Interestingly, the contemporary youth festival in which sex plays the strongest role is the one where where everyone is still under severe moral caution: Parachute, the blow-job capital of the country, where good-hearted souls discreetly distribute condoms and things are intense in tents. (At R&V it's more about sneaking into the VIP area and what's actually in those pink pills.)
Most of us now take the view that what goes on between consenting adults is no concern of ours. It is not a sin to lust. But do some of us also feel a bit wearied by the sexualised world of local celebrities, by the parade of smooth brown pecs and boobs in The GC? Have we seen the "pornification" of society?
There is actually some evidence for Colin Craig's beliefs about New Zealand women -- in that there is evidence that New Zealand women are about as sexually active as New Zealand men. And there is also evidence that countries where that is roughly the case are the countries where women are the safest. Societies where women are sexually confident are better societies for women.
But we don't exactly put it out there. There is relatively little sexual display in our culture. As has been that case more than once in New Zealand's history, our liberality with lust has been of a quite practical kind.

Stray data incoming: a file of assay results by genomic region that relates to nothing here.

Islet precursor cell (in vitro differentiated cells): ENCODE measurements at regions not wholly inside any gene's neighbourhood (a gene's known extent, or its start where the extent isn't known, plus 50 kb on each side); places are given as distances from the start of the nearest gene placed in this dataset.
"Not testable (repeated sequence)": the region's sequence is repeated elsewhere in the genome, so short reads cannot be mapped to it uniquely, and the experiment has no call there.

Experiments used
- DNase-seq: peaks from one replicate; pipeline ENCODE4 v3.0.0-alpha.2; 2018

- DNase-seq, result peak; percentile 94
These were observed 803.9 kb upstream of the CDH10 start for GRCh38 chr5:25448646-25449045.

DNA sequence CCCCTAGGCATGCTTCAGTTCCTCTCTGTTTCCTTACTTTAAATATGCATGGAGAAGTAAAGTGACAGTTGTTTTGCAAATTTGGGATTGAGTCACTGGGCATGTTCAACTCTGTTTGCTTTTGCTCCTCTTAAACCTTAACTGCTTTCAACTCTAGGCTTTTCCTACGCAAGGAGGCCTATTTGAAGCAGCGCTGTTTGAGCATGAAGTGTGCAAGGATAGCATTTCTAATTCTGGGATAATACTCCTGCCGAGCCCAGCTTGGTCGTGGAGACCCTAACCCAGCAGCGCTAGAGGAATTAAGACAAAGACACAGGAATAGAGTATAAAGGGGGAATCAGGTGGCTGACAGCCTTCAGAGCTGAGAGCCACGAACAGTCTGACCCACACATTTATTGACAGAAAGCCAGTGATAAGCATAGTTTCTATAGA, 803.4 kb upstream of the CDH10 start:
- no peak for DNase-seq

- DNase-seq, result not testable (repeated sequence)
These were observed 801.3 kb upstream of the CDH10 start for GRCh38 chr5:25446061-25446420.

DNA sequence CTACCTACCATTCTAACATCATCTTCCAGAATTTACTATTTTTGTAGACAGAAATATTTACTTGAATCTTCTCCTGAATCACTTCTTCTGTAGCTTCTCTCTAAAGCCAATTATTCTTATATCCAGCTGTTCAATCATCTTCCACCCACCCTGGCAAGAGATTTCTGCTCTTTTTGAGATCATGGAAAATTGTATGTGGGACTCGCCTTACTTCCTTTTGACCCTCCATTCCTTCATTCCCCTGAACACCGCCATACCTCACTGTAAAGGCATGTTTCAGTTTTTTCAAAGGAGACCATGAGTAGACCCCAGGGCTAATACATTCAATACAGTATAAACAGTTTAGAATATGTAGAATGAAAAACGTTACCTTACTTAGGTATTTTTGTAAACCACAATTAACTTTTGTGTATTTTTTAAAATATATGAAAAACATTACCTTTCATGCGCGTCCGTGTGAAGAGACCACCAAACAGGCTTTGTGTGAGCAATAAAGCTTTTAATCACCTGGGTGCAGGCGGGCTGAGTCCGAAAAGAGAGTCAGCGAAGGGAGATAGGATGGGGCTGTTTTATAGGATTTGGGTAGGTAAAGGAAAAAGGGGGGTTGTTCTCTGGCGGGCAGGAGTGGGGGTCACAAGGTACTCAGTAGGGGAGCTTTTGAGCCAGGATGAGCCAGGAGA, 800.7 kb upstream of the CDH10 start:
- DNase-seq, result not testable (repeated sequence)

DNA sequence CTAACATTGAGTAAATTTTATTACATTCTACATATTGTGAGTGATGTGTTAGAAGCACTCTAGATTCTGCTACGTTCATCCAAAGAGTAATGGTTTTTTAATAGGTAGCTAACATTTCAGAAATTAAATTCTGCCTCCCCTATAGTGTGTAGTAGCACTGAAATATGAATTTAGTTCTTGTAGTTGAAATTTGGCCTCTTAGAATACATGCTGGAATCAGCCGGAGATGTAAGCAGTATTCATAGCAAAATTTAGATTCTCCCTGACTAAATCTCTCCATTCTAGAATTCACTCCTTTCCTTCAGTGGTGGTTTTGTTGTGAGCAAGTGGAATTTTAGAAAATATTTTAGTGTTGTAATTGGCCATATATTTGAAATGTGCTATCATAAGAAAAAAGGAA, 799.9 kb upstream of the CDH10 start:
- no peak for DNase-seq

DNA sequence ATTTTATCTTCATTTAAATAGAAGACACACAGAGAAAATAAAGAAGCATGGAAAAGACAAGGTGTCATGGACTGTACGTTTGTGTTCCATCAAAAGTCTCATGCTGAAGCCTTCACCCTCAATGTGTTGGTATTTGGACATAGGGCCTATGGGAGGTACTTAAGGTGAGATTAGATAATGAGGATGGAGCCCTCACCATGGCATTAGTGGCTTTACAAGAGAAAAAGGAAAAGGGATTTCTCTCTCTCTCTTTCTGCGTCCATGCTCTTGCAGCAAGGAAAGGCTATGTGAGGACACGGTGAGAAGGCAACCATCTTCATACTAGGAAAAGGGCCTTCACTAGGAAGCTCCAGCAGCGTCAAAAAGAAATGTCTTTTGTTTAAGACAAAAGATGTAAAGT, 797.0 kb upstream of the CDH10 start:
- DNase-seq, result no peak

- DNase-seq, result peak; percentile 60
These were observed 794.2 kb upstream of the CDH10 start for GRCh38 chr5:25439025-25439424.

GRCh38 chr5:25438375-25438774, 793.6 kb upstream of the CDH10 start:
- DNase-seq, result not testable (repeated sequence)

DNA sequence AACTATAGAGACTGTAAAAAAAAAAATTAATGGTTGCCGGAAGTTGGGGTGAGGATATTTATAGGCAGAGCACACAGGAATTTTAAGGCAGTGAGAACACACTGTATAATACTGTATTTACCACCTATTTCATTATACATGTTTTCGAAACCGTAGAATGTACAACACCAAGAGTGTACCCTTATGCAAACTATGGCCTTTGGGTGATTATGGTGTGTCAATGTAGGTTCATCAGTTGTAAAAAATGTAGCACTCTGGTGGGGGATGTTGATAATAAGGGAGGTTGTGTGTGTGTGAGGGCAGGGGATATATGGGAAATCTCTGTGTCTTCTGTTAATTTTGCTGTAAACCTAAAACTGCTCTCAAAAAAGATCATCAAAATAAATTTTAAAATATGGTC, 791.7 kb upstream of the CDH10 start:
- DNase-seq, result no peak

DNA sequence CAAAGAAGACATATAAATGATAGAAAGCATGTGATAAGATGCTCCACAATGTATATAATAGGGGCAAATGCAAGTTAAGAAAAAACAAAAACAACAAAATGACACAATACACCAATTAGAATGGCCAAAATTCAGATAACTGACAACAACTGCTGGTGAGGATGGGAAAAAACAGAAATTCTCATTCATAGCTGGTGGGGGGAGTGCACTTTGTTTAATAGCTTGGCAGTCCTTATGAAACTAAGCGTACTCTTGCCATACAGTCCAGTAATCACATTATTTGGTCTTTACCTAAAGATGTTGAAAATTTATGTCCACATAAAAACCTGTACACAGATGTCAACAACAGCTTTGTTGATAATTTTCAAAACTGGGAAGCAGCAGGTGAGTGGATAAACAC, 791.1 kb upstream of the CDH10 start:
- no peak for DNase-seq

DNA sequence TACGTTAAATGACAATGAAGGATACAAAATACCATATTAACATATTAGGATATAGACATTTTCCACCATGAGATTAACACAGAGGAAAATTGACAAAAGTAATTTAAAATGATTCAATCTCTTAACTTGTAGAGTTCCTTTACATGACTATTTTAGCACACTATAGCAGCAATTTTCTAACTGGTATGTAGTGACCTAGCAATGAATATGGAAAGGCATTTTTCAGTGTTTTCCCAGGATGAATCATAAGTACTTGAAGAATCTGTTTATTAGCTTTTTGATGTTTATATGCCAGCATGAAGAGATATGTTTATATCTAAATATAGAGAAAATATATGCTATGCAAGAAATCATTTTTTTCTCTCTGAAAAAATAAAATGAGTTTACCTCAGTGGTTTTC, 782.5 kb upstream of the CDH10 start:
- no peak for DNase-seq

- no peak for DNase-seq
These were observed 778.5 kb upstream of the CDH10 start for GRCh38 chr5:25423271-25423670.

This is about there I'll look to kick off the discussion at the September 2012 LATE at the Museum at Auckland Museum. It's part of the Seven Deadly Sins series -- and you may already have guessed that our sin is Lust.
I'll be talking to Emma Hart, whose frank, funny, deeply-thought writings about sexuality on this site have been hugely important; David Farrier, who grew up as an evangelical Christian and came out this year as bisexual and in a relationship with a man; and Ema Lyon, the co-founder of Dvice, whose chain of stores and website changed the meaning of words "sex shop" in New Zealand.
Yes, I know, that's two bisexuals and a lesbian. We had two different heterosexual men lined up, but they both genuinely had to, erm, withdraw. I'll do my best to um, keep my end up, chaps. But that does tend to underline the fact that much of our conversation about sex has been sustained by LGBT people, and that our strongest debates have been about their rights.
There won't be just talk on Thursday night. The evening's live entertainment features a performance from Birds of Paradise – part-burlesque, part-romance, part-comedy – in the museum galleries, followed by a performance from the inaugural TheAudience winner, Watercolours (aka "Chelsea Jade Metcalf as she attempts to discover the sexiest way to cry").
There'll also be the Objects of Lust Trail, a mobile 'Lustful objects' talk with collection manager Siren Deluxe.
And excerpts from Shakespeare's The Tempest performed by Platform Thirteen -- and positively full of lust.
It'll all only cost you $20. You should come along on Thursday, from 6.30. Tickets can be bought here.